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China projected to overtake US as the largest economy by 2017

The world economy is projected to grow at an average rate of just over 3 percent per annum from 2011 to 2050, doubling in size by 2032 and nearly doubling again by 2050.
China is projected to overtake the US as the largest economy by 2017 in purchasing power parity (PPP) terms and by 2027 in market exchange rate terms. India should become the third 'global economic giant' by 2050, a long way ahead of Brazil, which is expected to move up to 4th place ahead of Japan, according to a report by PricewaterhouseCoopers.
Russia could overtake Germany to become the largest European economy before 2020 in PPP terms and by around 2035 at market exchange rates. Emerging economies such as Mexico and Indonesia could be larger than the UK and France by 2050, and Turkey larger than Italy.
Outside the G20, Vietnam, Malaysia and Nigeria all have strong long-term growth potential, while Poland should comfortably outpace the large Western European economies for the next couple of decades, the PwC said in its report "World in 2050: The BRICs and beyond: Prospects, challenges and opportunities.
The PwC report updated its long-term global economic growth projections, which were last published in January 2011. These are based on a PwC model that takes account of projected trends in demographics, capital investment, education levels and technological progress.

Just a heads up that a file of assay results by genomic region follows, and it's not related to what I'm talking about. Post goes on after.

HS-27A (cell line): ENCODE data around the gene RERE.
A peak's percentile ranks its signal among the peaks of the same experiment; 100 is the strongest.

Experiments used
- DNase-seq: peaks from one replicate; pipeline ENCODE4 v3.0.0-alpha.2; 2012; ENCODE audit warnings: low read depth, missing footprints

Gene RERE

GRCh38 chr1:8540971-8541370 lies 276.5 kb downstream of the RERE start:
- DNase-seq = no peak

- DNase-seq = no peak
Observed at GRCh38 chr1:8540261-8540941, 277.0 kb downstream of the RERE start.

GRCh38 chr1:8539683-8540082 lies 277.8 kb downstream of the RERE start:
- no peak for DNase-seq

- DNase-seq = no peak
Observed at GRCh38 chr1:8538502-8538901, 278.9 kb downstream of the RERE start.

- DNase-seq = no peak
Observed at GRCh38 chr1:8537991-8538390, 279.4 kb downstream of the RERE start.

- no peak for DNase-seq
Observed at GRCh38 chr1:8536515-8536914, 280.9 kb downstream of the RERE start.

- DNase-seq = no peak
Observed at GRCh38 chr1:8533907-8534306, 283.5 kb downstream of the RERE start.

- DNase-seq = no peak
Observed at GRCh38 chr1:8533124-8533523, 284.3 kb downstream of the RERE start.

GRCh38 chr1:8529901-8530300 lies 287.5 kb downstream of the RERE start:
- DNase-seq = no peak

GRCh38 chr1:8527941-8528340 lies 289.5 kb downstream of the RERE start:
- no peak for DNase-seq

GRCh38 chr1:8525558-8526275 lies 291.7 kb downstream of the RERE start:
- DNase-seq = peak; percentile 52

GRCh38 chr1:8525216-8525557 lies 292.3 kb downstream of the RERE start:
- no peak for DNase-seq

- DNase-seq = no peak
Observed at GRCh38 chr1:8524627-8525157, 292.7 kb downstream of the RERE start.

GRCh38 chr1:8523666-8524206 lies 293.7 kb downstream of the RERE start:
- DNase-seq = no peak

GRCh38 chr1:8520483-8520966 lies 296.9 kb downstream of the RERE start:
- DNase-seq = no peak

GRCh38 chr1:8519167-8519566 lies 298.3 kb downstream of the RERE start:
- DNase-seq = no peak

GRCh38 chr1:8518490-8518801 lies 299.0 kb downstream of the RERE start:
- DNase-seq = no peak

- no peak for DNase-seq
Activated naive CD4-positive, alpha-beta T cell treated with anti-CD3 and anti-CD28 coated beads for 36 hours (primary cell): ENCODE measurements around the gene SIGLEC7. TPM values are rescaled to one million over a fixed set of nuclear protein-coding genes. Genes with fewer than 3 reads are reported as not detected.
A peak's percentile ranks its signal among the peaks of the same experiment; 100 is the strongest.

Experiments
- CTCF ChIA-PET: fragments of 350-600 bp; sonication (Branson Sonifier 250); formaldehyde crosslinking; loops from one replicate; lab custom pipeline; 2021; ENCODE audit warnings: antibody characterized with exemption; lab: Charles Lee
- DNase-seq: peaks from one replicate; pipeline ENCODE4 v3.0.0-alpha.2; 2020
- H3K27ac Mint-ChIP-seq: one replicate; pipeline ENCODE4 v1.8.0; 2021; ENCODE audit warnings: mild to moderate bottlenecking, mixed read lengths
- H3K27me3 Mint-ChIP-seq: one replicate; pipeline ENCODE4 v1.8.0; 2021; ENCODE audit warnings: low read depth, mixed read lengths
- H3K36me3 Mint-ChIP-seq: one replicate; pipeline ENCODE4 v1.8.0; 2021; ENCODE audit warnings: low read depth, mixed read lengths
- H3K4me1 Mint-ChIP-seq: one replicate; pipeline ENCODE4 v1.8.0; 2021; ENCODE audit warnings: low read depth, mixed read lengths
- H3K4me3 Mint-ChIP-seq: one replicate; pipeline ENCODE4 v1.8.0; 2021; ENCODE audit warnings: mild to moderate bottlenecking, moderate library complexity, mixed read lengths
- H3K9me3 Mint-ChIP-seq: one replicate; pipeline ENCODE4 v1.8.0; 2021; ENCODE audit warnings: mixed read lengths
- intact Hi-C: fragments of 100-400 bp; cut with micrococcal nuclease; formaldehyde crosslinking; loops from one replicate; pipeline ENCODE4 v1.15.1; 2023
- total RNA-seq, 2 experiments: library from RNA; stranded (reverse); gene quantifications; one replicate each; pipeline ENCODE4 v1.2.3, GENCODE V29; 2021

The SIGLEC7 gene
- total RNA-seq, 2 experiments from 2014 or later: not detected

“We can see that emerging economies tend to grow at 4 percent per annum or more, while advanced economies grow at around 2 percent or less — we will continue to live in a two-speed world economy for some decades to come as a catch up process continues,” the report said.
However, even in 2050 average income per capita will still be significantly higher in the advanced economies than in the emerging economies — the current income gap is just too large to bridge fully over this period.
The projected long-term growth trends pose many opportunities and challenges for businesses in the UK and other Western economies. China, India, Brazil and the other emerging markets highlighted in PwC study will become not just low cost production locations but also increasingly large consumer markets. At a time when trend annual growth is projected to be no more than around 2 percent in the advanced economies, companies seeking growth will need to look increasingly to these emerging markets. At the same time, such markets can be challenging places to do business. It will be important to understand and adapt to local rules, regulations and customs. The right entry strategy and, where appropriate, the right joint venture partner(s) will be crucial, as will good relations with local government and regulatory bodies. In some cases, the optimal production locations may not be the same as the largest consumer markets (e.g. investing in Malaysia, Indonesia or Vietnam as a gateway to China or India, or in Poland as a gateway to Russia). The report said there are also important challenges for governments, not least regarding natural resource constraints such as those relating to energy use and climate change.

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